Wednesday, November 28, 2012

Author Karen Fisher-Alaniz: A Father/Daughter Journey

With each passing day a bit of history slowly vanishes as we lose the brave men and women who served in World War II. Many of those who lived through the events of that war have never spoken about it or only shared brief glimpses of what happened for various reasons. 

Author Karen Fisher-Alaniz recently came to understand much more about what her father did during the war and who he is. Karen joins us today as part of her WOW! Women On Writing Blog Tour for her book, BREAKING THE CODE: A Father's Secret, A Daughter's Journey and the Question That Changed Everything.

On his 81st birthday, Karen’s father presented her with two weathered notebooks containing more than 400 pages of letters he’d written to his parents during World War II. He asked her to uncover a truth for him, was he involved in espionage during the war or not. He had been forbidden to keep any written records and it was so many years ago. Thus began Karen’s journey that lead to her incredible book which is a double memoir: the story of her father's memories of his World War II service and the story of Karen, searching through history for clues to her father's part in winning World War II.

Thanks to Karen and Jodi at WOW!, I have a copy of BREAKING THE CODE to giveaway. Please see the end of the post for the guidelines and also an additional giveaway.
Here’s Karen to answer some questions about her journey to writing this book.

Mason - Why did your father believe he had been involved in espionage all those years ago and why his long wait to find out the truth? 

Karen - He believed he was, because he was. Before being sent to Iwo Jima an28d Okinawa to copy the top secret code based in the Japanese, Katakana, there were classes that his team was required to take. There were five in the team. They were told that if they revealed anything about what they did during the war, that they would be put in solitary for the remainder of the war. If anything they revealed got into enemy hands, they would be shot, without court martial. I think that fear, coupled with the great loss he experienced, locked the memories up. He was able to come home from the war, get married to my mother, have three daughters and work for the railroad for many years. I believe his mind protected him from the things he experienced – the things he saw. 9/11/2001 seems to have been a trigger for him – after that, he was quite down, and eventually nightmares and flashbacks were so common that he was afraid to even take a nap in the afternoon. He changed dramatically.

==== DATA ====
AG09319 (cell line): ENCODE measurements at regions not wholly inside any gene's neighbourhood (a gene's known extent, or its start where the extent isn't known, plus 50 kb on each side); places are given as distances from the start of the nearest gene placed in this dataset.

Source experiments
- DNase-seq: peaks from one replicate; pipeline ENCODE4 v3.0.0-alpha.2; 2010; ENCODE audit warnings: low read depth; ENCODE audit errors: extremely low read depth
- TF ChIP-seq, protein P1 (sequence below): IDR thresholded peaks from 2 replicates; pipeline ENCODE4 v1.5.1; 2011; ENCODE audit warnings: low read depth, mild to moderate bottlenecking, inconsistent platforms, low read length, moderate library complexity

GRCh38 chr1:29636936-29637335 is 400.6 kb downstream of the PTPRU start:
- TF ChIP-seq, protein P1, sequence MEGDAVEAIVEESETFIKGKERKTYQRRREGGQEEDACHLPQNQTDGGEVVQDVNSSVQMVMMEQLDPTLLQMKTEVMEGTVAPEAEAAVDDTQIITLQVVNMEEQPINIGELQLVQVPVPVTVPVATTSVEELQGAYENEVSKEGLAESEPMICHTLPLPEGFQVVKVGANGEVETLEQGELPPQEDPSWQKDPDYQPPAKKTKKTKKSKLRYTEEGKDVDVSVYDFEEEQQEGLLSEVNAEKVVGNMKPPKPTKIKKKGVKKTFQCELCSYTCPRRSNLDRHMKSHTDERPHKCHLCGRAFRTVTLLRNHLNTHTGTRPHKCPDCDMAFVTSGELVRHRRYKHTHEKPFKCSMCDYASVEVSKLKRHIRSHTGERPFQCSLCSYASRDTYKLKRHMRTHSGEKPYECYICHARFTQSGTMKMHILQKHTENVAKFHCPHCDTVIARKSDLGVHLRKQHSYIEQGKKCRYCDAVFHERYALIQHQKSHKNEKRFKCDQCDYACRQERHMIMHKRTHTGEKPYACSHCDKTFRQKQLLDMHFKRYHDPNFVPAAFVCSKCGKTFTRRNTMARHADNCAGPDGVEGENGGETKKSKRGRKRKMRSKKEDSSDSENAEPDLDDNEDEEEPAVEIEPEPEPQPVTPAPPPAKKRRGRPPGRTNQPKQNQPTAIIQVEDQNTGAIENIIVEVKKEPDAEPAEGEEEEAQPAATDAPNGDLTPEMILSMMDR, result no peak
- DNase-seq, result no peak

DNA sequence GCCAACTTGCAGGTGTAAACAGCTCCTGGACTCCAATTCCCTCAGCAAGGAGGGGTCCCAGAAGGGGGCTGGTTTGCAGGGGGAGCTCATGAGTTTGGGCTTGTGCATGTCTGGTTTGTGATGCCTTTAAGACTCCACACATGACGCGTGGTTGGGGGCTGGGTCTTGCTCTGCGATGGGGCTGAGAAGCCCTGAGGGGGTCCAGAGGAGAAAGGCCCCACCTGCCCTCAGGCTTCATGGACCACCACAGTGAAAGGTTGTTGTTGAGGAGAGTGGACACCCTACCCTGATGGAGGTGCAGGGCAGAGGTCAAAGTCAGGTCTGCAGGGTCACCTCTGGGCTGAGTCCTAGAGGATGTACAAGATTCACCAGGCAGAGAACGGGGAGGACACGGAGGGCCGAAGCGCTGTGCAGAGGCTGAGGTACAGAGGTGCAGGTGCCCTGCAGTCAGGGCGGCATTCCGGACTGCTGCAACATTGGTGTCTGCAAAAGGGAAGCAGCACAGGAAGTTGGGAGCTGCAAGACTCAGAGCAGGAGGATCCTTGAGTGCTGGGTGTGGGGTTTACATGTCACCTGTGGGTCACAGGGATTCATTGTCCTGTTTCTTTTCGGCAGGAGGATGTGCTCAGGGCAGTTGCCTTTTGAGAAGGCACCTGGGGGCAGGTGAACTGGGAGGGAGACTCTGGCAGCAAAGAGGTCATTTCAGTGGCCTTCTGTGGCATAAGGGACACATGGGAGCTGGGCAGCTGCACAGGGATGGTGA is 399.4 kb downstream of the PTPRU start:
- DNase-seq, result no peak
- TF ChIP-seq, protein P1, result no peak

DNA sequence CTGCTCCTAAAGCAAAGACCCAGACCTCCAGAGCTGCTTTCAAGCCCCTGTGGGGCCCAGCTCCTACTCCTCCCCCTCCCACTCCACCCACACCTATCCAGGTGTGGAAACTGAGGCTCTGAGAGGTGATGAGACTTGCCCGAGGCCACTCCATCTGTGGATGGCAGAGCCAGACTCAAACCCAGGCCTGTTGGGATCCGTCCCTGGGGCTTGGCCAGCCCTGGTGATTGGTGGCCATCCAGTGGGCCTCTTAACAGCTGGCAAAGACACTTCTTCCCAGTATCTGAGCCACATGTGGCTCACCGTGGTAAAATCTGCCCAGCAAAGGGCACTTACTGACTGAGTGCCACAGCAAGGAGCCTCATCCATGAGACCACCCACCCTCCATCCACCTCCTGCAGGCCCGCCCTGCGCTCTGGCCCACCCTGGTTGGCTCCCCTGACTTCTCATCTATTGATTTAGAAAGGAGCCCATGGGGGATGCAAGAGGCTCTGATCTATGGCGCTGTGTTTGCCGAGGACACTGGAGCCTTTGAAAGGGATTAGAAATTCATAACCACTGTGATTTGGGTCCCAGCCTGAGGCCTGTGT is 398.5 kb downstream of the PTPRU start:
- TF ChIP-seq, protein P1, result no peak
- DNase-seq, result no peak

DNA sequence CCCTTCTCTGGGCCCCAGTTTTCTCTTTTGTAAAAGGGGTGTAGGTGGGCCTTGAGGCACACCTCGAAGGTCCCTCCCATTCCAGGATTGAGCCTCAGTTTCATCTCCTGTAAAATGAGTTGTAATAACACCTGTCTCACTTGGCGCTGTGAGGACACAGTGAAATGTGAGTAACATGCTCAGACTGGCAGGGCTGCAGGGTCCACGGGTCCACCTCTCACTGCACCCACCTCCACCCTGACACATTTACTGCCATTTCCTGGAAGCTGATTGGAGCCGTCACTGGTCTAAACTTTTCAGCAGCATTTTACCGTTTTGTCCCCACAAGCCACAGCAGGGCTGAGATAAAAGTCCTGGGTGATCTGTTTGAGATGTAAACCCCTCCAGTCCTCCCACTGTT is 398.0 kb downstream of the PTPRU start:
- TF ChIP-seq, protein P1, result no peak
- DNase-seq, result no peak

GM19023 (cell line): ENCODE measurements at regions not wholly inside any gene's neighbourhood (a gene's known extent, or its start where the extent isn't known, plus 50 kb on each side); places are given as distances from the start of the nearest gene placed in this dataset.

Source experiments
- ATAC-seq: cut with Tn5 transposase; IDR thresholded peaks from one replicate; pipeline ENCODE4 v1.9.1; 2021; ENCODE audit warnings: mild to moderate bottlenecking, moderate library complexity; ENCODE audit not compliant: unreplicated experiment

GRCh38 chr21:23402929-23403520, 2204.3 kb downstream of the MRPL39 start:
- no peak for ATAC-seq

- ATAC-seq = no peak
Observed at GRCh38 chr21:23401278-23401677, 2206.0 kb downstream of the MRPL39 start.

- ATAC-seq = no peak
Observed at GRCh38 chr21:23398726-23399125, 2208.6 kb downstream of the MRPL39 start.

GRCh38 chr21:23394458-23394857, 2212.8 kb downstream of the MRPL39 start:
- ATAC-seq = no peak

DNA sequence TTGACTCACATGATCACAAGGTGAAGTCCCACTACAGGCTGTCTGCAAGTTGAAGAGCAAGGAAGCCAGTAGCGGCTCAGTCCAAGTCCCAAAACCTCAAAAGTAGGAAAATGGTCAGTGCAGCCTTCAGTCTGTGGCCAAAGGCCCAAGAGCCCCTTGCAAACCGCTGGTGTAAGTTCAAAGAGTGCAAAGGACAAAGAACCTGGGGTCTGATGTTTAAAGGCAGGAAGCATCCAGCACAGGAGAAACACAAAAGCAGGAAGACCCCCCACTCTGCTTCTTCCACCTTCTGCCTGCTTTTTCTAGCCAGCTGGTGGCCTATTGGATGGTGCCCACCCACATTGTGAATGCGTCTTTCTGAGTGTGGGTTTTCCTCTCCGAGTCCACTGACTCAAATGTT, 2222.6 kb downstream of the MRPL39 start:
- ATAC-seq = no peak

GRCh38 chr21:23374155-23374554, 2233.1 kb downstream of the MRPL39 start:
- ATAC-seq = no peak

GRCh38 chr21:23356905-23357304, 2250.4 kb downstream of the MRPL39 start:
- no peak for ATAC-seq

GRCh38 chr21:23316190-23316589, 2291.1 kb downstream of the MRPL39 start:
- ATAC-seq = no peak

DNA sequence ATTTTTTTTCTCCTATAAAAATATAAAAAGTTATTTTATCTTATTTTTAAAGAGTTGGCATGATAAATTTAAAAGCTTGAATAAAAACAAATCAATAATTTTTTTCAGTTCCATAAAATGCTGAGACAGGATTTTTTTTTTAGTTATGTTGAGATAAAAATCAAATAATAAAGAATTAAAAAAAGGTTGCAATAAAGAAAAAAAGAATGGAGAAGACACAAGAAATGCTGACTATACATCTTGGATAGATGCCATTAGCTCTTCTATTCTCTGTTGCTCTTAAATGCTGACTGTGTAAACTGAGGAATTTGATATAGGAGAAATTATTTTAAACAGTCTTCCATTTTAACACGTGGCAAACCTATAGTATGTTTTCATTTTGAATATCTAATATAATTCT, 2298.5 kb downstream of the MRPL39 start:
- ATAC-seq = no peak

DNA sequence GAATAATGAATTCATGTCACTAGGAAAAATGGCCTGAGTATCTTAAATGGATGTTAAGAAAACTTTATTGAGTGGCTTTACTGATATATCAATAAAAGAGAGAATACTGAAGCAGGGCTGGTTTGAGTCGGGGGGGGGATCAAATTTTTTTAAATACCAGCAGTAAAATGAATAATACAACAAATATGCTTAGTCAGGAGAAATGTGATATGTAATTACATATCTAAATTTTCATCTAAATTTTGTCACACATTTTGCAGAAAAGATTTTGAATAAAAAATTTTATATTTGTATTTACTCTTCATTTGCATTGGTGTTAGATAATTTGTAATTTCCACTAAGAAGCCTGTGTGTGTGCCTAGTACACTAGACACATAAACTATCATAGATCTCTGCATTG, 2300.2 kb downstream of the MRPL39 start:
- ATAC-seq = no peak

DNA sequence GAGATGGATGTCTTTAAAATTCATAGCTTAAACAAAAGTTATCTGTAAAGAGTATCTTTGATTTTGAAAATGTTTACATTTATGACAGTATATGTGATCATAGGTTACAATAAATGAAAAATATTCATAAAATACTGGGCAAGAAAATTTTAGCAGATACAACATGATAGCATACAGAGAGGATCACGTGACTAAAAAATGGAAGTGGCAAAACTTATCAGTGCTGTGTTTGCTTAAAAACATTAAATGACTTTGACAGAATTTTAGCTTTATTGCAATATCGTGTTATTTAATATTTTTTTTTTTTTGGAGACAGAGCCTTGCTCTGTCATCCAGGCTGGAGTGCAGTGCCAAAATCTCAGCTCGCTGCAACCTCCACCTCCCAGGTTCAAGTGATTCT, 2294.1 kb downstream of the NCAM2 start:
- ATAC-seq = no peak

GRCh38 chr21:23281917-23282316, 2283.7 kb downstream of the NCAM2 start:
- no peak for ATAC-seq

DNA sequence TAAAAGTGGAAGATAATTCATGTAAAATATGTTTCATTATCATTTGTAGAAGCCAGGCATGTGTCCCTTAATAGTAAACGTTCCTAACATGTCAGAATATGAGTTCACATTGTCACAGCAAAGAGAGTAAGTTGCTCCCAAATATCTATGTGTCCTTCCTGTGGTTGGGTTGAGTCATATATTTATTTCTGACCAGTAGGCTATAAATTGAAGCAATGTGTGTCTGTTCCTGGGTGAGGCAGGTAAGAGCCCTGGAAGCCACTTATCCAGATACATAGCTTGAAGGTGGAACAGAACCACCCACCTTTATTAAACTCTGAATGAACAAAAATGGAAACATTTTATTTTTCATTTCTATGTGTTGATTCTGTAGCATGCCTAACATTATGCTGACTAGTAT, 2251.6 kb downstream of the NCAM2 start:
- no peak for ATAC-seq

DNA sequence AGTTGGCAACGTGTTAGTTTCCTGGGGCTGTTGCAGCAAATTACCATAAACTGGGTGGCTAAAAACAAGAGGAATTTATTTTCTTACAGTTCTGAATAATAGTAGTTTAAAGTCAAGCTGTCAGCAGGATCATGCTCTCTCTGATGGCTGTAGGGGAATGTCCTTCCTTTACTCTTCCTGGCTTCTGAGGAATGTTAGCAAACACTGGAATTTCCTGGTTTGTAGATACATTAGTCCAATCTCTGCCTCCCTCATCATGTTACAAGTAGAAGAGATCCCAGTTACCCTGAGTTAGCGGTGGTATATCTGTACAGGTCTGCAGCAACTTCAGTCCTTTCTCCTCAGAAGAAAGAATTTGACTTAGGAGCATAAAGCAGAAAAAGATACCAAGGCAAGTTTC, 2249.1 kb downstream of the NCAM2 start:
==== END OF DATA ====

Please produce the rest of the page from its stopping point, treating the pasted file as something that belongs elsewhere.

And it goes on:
Mason - How does one even begin to uncover such secrets? Was it a difficult path to follow?
Karen - It was a long and very slow process. I would read some letters and then have a list of questions. Sometimes he’d answer the questions and often he wouldn’t, or couldn’t. My only goal at the time was to find a way to help him. I struggled many times with whether I was helping him or hurting him. I felt guilty when a memory came to the surface that was painful. But at the same time, I had a sense that in the long term, it would help him. 

Mason - What was one of the most surprising things yo
u discovered in your journey either about your father's activities, your father himself, your father/daughter relationship, or about yourself?
Karen - Well, I was sitting across from my father every week at a local diner. My father was now in his 80’s, walked with a cane, and his body was slowing down. His mind remains sharp as a tack. His memory is better than mine. But I’m sitting across from him, and trying to reconcile what I’m seeing with the young man he had been. 

My father had transferred from ship to submarine, to raft, to ship again, in the middle of the ocean. He’d scaled the side of a ship with radio equipment strapped to his back. He had copied a top secret code while Kamikazes filled the sky and comrades were dying around him. Before this, my father had just been Daddy. He was the one who taught me to ride a bike and who made campfires and roasted marshmallows. Seeing my father with new eyes was the most amazing experience of my life.

Mason - Before the request to uncover the truth, did your father talk much about the war and his part in it?
Karen - When I was little, my father had a handful of stories that he told over and over. But those stories made the war sound like Boy Scout camp. They were fun or interesting stories. There was nothing intriguing or dangerous sounding. When anyone asked him if he was in the war he would answer with an emphatic “no!” He believed that designation was reserved for those who were in hand-to-hand combat. 

My father often said that he had simply worked behind a desk during the war. That’s why, when he began having symptoms of Post-traumatic Stress Disorder, at the age of 81, I was so baffled. If he was so safe during the war, then what could have happened to bring on nightmares and flashbacks?

Mason - How long did your journey to discover the truth take you?
Karen - Dad started having flashbacks and nightmares at the age of 81, shortly after tragedy struck our nation on 9/11. I knew something was terribly wrong, but couldn’t figure out just what. So, we started having breakfast together once a week. Eventually, he gave me 400 pages of letters he wrote during the war. Those letters became the foundation for the story and the focus of our weekly conversations. I started asking him questions. I had a feeling that I would uncover something, and hopefully that would enable me to help him through this. I just never could have dreamed that my father was a top secret code breaker!